Are the Legal Threats from Traceability Worse Than You Thought?

News & Blog

From warning letters to suspended facility registrations or even criminal charges, learn what could happen if you don’t do traceability right

Have you heard the news? Food traceability is here and it’s the law under Food Safety Modernization Act Section 204d (FSMA 204). When FSMA 204 becomes enforceable in less than 22 months, an unprecedented set of financial, reputational and legal threats – including criminal charges – will be on the table to punish companies who aren’t prepared, or who are simply underprepared, for traceability.

Could your company face fines or have its Food Facility Registration revoked? Could your CEO face jailtime?

The legal threats from traceability were covered at length in a recent webinar hosted by foremost food safety lawyer Shawn Stevens, founder of Food Industry Counsel, LLC.

To watch the full webinar (1:05:20), click HERE.


Here are the key takeaways:

Risk and Responsibility Can’t be Pushed onto the Wholesaler from the Retailer

Each party in the supply chain has a legal obligation under the law – and a duty to the consumer – to ensure that they’re doing their part to collect and share the required information for traceability.

FDA Will Begin Every Investigation with the Retailer or Restaurant

The FDA is likely to come down first, and heaviest, on the retailer or restaurant where the food was purchased by the end-consumer, because that’s where the traceability culminates and the data is aggregated. The FDA might enforce heavier penalties there to set an example and create a deterrent for other food supply chain companies who have not taken traceability seriously or who have insufficient traceability in place.

Retailers Must Require Their Suppliers to Do Traceability

If a retailer chooses to do business with a supplier who refuses to do traceability, then the retailer assumes the risk. Think of it this way: Would you do business with a supplier who refused to provide samples of their product for listeria testing? Probably not. If a supplier refuses to do traceability, it’s advisable to find another supplier who will.

The Deadline for Enforcement Is Not Going to Change

While the FDA’s deadline for FSMA 204 is January 20, 2026, enforcement actions will not be in place until January 2027. That has led many companies to think that they can wait to do traceability. Will the deadline matter if there’s an outbreak? No. If there is an outbreak after January 20, 2026, the FDA will enforce the law as it stands.

FDA has Many Remedies at Its Disposal for Insufficient Traceability

If a company can’t demonstrate compliance with FSMA 204, or if its traceability efforts are determined to be insufficient, the FDA has a powerful set of remedies that it can and will deploy. For example, the FDA could issue a warning letter that threatens the disqualification or even a suspension of Food Facility Registration. The goal is to communicate to the company that if the company is not in compliance with the FSMA 204 food traceability law, that the company won’t be permitted to sell or distribute food.

Tracing MORE Foods Is LESS Risky

The risk of not tracing a product that has a FSMA 204 ingredient (think peanut butter) is high enough that retailers and wholesalers are better off tracing all food products. It’s going to be extremely difficult and fraught with risk to only trace the 19 food categories include in FDA’s FSMA 204 Food Traceability List. It’s inevitable that something could be missed, and therefore put you at legal risk for noncompliance with FSMA 204. Tracing MORE foods or ALL foods is less risky. Some major retailers and wholesalers – including Kroger – have already made the decision to trace more foods than the FDA requires.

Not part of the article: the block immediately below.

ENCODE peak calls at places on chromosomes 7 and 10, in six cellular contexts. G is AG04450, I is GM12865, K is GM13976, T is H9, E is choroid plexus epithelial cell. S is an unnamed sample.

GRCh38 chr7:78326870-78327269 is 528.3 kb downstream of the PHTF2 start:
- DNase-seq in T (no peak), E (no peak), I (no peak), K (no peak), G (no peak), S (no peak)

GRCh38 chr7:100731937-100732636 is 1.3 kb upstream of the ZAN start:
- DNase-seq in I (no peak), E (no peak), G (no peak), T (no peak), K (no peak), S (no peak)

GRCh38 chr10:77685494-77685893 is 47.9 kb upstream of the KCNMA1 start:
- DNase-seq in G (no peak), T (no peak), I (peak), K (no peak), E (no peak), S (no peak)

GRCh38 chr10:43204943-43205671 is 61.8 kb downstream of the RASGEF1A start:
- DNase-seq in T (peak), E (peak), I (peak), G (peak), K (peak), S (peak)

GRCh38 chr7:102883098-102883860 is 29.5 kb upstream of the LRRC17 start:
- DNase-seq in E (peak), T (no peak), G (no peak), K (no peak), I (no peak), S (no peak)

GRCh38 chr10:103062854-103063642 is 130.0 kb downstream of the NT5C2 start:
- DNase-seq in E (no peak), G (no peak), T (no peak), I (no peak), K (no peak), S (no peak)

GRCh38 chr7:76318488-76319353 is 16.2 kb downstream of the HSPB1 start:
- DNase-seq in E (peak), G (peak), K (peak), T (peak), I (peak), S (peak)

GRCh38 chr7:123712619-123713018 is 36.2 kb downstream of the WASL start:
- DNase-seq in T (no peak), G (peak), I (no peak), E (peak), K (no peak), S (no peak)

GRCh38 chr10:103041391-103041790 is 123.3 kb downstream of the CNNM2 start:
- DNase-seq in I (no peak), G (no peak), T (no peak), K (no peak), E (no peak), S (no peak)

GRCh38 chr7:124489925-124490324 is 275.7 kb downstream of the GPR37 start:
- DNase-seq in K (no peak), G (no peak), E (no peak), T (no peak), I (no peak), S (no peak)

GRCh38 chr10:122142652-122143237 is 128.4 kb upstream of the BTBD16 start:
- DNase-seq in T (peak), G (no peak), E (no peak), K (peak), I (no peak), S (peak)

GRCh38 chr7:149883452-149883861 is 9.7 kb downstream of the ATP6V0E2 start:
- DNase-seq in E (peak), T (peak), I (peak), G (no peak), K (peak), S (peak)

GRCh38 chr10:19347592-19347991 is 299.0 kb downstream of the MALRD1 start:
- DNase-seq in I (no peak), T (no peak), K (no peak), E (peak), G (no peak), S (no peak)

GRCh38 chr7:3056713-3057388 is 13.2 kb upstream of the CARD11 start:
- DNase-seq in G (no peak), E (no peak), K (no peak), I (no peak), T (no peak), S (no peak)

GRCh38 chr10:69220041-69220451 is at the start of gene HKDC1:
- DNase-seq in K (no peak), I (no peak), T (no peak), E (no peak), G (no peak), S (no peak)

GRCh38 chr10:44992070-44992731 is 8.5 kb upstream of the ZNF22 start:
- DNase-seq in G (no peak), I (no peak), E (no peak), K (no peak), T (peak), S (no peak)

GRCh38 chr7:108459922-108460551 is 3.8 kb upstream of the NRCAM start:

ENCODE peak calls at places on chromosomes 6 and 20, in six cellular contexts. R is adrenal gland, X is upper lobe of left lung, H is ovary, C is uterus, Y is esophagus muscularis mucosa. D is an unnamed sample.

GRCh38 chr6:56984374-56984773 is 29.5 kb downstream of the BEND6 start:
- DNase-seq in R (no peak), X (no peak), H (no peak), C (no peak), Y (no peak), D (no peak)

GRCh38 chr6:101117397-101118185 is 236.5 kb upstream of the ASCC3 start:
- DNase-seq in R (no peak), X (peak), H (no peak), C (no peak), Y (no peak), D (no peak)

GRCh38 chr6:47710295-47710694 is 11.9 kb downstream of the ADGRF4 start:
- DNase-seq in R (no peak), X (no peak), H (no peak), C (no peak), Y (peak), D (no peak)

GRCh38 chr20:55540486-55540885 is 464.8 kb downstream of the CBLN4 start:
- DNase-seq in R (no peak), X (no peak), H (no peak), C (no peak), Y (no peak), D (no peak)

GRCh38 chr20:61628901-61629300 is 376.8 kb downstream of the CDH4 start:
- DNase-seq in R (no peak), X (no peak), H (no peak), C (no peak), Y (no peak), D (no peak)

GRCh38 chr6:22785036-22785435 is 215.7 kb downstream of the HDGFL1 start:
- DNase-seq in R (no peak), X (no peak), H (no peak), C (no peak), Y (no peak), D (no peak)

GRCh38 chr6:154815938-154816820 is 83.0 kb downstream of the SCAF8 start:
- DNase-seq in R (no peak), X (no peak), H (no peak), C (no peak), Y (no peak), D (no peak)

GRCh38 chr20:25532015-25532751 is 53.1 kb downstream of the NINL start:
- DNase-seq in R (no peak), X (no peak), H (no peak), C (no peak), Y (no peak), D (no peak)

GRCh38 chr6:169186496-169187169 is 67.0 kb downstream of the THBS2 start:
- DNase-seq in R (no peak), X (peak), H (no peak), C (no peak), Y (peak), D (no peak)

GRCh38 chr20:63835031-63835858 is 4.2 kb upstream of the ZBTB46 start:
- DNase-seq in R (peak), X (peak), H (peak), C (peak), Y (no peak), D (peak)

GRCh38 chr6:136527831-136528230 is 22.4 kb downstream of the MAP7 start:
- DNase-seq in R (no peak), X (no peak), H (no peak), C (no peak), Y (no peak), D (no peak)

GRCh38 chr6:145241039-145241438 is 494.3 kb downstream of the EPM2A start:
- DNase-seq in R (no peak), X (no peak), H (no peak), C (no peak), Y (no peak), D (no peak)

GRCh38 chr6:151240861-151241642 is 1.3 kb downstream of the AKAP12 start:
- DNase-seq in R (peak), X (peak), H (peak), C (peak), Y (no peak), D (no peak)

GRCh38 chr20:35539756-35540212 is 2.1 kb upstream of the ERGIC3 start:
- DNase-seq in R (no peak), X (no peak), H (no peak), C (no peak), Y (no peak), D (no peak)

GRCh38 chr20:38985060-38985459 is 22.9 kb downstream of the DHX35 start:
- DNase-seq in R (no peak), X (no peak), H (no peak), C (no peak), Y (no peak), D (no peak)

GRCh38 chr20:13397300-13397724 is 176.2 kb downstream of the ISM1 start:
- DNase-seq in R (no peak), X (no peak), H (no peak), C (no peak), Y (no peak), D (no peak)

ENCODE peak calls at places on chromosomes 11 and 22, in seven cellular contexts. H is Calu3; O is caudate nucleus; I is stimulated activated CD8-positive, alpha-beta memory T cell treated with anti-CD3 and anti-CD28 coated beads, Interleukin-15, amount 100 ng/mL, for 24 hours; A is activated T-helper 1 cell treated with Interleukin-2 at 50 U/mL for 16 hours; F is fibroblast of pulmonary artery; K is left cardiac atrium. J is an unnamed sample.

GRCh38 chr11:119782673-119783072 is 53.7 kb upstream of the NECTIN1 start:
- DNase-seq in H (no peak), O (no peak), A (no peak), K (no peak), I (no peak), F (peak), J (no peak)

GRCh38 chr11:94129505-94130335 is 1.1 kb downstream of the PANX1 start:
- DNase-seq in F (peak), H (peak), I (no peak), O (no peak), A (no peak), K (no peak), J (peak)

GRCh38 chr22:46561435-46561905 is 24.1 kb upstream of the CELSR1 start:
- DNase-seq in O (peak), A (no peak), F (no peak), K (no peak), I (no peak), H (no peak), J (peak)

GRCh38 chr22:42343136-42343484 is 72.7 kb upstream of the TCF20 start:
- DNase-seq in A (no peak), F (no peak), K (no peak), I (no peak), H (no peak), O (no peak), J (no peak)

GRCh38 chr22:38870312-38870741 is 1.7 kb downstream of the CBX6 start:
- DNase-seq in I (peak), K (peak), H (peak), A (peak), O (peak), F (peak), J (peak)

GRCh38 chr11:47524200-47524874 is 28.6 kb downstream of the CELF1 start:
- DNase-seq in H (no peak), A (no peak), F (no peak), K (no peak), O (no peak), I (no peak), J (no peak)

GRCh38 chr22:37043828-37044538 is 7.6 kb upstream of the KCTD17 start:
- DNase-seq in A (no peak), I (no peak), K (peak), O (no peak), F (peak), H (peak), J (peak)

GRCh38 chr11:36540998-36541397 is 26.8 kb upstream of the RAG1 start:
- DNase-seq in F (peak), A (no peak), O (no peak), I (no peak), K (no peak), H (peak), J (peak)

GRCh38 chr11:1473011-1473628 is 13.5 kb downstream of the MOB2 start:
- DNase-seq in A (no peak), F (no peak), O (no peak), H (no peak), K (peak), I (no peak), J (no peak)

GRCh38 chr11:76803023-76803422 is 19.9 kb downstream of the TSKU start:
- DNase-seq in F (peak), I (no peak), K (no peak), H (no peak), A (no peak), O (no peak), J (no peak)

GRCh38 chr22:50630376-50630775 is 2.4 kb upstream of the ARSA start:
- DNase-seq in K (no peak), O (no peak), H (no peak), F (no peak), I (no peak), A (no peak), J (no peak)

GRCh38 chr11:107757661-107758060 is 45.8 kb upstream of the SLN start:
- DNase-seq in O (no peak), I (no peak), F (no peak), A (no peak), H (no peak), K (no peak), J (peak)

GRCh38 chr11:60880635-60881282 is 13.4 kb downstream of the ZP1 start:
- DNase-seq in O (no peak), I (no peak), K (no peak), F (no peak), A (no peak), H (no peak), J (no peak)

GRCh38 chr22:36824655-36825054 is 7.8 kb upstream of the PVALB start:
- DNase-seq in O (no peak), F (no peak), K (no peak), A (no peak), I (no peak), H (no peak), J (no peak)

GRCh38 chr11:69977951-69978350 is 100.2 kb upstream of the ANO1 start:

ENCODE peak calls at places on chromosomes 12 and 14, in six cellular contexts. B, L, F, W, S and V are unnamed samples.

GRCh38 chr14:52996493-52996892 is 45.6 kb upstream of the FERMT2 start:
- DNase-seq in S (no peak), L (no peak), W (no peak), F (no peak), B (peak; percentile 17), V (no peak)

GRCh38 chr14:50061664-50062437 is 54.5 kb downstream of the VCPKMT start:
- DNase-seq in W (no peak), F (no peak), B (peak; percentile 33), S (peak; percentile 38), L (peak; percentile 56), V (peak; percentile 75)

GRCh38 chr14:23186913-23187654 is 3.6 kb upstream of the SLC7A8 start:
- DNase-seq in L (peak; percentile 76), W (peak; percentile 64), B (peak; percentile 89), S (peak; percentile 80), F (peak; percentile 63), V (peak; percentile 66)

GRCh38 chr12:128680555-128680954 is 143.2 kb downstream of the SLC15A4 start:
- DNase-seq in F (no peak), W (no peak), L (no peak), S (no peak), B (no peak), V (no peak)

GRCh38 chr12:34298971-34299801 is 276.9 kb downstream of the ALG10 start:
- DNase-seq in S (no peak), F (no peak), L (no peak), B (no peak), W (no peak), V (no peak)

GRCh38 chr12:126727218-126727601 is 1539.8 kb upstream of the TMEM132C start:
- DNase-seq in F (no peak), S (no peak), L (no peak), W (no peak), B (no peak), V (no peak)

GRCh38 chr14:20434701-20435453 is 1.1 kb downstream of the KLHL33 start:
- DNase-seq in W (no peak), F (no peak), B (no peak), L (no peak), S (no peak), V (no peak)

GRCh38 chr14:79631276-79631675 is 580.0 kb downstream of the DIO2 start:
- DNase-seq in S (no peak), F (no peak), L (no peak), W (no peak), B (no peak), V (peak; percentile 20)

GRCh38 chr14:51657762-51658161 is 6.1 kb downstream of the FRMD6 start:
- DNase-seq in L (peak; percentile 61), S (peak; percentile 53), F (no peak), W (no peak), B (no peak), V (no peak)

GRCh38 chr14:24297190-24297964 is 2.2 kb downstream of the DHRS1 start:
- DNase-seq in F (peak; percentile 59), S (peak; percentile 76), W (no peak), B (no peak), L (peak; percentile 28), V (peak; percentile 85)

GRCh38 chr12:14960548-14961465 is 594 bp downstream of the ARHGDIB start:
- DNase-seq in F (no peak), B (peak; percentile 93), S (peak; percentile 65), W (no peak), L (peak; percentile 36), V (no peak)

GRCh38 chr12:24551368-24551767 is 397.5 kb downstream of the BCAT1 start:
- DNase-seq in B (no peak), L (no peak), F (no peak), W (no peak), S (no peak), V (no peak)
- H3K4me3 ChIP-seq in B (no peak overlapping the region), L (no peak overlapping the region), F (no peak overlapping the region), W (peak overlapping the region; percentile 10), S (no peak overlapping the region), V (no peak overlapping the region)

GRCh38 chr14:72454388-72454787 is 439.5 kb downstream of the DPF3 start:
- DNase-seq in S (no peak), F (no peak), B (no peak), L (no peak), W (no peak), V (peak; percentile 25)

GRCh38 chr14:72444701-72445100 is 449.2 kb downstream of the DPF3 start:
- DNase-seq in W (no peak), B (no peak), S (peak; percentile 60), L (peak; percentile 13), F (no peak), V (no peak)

Start Traceability NOW

Developing a traceability plan and implementing a traceability solution takes a long time. Getting started NOW is critically important. There are a lot of companies who haven’t taken that first step. Remember, time flies. The 2024 holiday season and retail blackout periods will be upon us before we know it. In a matter of months, every food supply chain company will have to make the decision to do traceability, find a solution, implement it and train their labor force. You need to start traceability NOW in order to be compliant by the deadline.

Why are so many food supply chain companies still reluctant to do traceability?

Under the FDA’s FSMA 204 food traceability law, food supply chain companies are required to create, exchange and store an unprecedented amount of data about where product has been and where it’s going. It’s the largest food supply chain collaboration project in history, and ultimately will create a safer, more transparent food supply chain.

To this point, many in the industry have been afraid or reluctant to start traceability now. The reasons we hear are: traceability is too complicated (and too new); the FDA’s enforcement deadline is January 20, 2026, so there’s still time; and, traceability will put too much of a strain on labor and on legacy systems.

What we’ve learned from the webinar is that traceability is not a choice…it’s the law. The legal implications are real, and there’s simply no time to waste.

To talk about traceability, contact ReposiTrak today.

We take processes apart, rethink, rebuild, and deliver them back working smarter than ever before.